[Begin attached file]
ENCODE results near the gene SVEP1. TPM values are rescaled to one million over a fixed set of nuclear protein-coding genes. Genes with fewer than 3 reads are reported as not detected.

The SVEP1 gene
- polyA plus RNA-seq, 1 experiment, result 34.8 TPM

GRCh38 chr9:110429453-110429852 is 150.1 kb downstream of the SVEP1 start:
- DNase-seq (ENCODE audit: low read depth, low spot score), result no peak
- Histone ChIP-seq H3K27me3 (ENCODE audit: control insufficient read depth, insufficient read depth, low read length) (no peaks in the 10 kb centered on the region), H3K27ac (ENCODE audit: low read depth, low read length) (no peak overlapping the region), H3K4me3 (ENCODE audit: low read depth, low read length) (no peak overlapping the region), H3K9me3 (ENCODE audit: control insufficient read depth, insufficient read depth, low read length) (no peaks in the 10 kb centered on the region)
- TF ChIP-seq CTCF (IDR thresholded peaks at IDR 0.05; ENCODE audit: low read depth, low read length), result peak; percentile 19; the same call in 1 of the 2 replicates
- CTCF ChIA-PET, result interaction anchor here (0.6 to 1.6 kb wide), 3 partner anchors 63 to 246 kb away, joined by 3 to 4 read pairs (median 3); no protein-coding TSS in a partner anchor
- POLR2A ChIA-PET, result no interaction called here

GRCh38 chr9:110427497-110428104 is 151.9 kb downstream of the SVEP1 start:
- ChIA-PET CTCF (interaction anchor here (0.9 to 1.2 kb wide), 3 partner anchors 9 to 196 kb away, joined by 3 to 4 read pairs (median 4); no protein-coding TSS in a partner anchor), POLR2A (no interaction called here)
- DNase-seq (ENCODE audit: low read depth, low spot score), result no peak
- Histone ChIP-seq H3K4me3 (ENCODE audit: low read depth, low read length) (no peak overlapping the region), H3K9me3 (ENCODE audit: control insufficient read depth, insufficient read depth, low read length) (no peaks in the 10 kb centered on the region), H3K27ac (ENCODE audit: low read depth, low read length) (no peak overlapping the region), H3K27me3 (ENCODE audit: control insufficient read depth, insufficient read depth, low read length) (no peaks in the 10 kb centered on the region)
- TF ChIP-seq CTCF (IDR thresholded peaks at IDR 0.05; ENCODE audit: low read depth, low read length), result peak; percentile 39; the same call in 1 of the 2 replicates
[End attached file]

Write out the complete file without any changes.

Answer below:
ENCODE results near the gene SVEP1. TPM values are rescaled to one million over a fixed set of nuclear protein-coding genes. Genes with fewer than 3 reads are reported as not detected.

The SVEP1 gene
- polyA plus RNA-seq, 1 experiment, result 34.8 TPM

GRCh38 chr9:110429453-110429852 is 150.1 kb downstream of the SVEP1 start:
- DNase-seq (ENCODE audit: low read depth, low spot score), result no peak
- Histone ChIP-seq H3K27me3 (ENCODE audit: control insufficient read depth, insufficient read depth, low read length) (no peaks in the 10 kb centered on the region), H3K27ac (ENCODE audit: low read depth, low read length) (no peak overlapping the region), H3K4me3 (ENCODE audit: low read depth, low read length) (no peak overlapping the region), H3K9me3 (ENCODE audit: control insufficient read depth, insufficient read depth, low read length) (no peaks in the 10 kb centered on the region)
- TF ChIP-seq CTCF (IDR thresholded peaks at IDR 0.05; ENCODE audit: low read depth, low read length), result peak; percentile 19; the same call in 1 of the 2 replicates
- CTCF ChIA-PET, result interaction anchor here (0.6 to 1.6 kb wide), 3 partner anchors 63 to 246 kb away, joined by 3 to 4 read pairs (median 3); no protein-coding TSS in a partner anchor
- POLR2A ChIA-PET, result no interaction called here

GRCh38 chr9:110427497-110428104 is 151.9 kb downstream of the SVEP1 start:
- ChIA-PET CTCF (interaction anchor here (0.9 to 1.2 kb wide), 3 partner anchors 9 to 196 kb away, joined by 3 to 4 read pairs (median 4); no protein-coding TSS in a partner anchor), POLR2A (no interaction called here)
- DNase-seq (ENCODE audit: low read depth, low spot score), result no peak
- Histone ChIP-seq H3K4me3 (ENCODE audit: low read depth, low read length) (no peak overlapping the region), H3K9me3 (ENCODE audit: control insufficient read depth, insufficient read depth, low read length) (no peaks in the 10 kb centered on the region), H3K27ac (ENCODE audit: low read depth, low read length) (no peak overlapping the region), H3K27me3 (ENCODE audit: control insufficient read depth, insufficient read depth, low read length) (no peaks in the 10 kb centered on the region)
- TF ChIP-seq CTCF (IDR thresholded peaks at IDR 0.05; ENCODE audit: low read depth, low read length), result peak; percentile 39; the same call in 1 of the 2 replicates